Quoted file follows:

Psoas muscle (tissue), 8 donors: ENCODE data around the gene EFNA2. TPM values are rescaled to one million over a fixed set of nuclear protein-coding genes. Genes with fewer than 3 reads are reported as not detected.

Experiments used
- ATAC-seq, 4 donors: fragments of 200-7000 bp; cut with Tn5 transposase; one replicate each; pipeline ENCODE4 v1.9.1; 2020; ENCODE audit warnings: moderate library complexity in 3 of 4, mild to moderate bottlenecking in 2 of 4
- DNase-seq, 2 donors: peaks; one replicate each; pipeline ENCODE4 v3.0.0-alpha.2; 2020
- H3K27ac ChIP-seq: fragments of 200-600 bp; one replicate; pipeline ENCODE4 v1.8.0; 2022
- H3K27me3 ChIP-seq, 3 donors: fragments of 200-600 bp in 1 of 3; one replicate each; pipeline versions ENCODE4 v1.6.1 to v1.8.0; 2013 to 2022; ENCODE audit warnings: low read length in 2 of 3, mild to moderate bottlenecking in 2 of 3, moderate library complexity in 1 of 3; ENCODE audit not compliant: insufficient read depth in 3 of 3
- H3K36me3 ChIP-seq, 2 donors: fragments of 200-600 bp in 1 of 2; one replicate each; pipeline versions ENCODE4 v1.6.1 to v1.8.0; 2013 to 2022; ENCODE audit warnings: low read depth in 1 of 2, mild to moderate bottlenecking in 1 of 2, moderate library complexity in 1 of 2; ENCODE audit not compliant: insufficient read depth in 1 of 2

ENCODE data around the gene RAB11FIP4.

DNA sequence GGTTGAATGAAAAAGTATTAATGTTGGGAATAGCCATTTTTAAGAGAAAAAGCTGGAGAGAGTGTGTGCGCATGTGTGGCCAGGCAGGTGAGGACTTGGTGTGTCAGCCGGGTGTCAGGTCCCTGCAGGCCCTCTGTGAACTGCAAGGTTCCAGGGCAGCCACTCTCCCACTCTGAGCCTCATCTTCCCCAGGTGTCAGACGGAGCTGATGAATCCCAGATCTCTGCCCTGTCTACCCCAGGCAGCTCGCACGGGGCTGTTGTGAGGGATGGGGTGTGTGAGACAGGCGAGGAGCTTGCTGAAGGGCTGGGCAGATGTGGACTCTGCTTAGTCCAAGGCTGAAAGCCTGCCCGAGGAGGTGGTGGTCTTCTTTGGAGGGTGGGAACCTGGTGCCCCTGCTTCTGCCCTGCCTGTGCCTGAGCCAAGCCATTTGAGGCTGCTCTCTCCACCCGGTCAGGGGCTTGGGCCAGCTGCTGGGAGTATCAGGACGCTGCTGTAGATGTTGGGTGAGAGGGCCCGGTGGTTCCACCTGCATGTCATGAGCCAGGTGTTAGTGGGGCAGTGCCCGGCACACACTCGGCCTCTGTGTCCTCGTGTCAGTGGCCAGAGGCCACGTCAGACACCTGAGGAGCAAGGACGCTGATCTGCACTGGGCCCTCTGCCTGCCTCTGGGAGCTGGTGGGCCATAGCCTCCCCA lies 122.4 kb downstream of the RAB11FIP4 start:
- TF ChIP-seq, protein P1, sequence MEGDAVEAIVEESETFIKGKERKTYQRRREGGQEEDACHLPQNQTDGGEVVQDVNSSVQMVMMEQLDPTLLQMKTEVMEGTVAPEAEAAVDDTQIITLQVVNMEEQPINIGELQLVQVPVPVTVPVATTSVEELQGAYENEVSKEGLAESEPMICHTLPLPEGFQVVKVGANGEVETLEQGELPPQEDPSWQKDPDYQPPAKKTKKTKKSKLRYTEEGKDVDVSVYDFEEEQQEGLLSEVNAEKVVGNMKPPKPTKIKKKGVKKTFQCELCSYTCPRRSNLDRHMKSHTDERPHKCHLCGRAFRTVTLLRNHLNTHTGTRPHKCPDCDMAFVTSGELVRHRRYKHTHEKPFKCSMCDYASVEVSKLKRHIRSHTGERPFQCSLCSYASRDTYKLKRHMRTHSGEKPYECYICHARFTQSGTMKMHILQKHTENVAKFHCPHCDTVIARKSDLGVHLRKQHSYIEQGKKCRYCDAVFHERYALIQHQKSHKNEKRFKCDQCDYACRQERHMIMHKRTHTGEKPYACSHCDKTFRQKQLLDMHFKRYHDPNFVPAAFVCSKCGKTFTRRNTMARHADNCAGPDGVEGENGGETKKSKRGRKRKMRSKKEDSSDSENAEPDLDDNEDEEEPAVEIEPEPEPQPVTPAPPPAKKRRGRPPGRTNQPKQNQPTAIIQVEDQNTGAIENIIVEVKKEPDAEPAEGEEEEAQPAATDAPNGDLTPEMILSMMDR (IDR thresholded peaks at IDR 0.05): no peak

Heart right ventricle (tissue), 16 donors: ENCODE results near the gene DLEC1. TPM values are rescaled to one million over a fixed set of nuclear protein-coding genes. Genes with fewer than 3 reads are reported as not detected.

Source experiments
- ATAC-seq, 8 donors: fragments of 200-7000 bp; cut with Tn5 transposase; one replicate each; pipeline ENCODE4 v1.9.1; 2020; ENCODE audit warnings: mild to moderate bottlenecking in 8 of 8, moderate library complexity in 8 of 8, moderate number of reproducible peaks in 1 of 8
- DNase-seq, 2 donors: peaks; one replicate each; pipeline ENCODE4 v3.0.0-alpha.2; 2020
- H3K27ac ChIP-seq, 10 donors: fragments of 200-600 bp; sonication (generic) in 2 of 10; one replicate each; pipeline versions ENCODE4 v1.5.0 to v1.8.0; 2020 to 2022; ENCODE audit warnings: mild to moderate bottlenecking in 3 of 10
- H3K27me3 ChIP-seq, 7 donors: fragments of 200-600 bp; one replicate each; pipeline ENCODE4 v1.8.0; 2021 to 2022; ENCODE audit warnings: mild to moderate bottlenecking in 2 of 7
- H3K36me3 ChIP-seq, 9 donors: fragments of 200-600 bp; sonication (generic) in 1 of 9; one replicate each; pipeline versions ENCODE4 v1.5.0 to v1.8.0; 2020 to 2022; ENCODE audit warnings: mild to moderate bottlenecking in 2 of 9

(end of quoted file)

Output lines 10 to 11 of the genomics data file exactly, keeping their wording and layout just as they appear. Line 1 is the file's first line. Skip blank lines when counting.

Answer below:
- TF ChIP-seq, protein P1, sequence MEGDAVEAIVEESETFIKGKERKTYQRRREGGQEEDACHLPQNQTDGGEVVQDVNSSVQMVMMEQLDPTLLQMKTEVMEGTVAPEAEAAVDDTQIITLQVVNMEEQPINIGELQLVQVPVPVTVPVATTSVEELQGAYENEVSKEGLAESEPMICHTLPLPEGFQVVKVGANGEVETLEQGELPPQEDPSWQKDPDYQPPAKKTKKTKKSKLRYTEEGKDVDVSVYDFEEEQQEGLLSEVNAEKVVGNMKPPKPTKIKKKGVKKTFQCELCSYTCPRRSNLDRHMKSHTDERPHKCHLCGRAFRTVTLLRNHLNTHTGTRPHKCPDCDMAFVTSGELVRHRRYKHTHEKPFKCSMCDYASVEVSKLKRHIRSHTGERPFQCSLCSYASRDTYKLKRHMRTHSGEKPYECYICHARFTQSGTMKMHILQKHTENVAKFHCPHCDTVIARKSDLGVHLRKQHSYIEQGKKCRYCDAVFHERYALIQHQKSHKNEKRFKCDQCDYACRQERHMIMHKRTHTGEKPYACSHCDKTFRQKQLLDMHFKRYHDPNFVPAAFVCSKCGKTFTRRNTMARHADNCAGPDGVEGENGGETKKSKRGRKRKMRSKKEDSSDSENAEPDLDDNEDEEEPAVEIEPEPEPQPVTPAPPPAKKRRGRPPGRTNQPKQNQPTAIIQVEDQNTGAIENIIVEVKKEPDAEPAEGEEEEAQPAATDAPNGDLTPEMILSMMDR (IDR thresholded peaks at IDR 0.05): no peak

Heart right ventricle (tissue), 16 donors: ENCODE results near the gene DLEC1. TPM values are rescaled to one million over a fixed set of nuclear protein-coding genes. Genes with fewer than 3 reads are reported as not detected.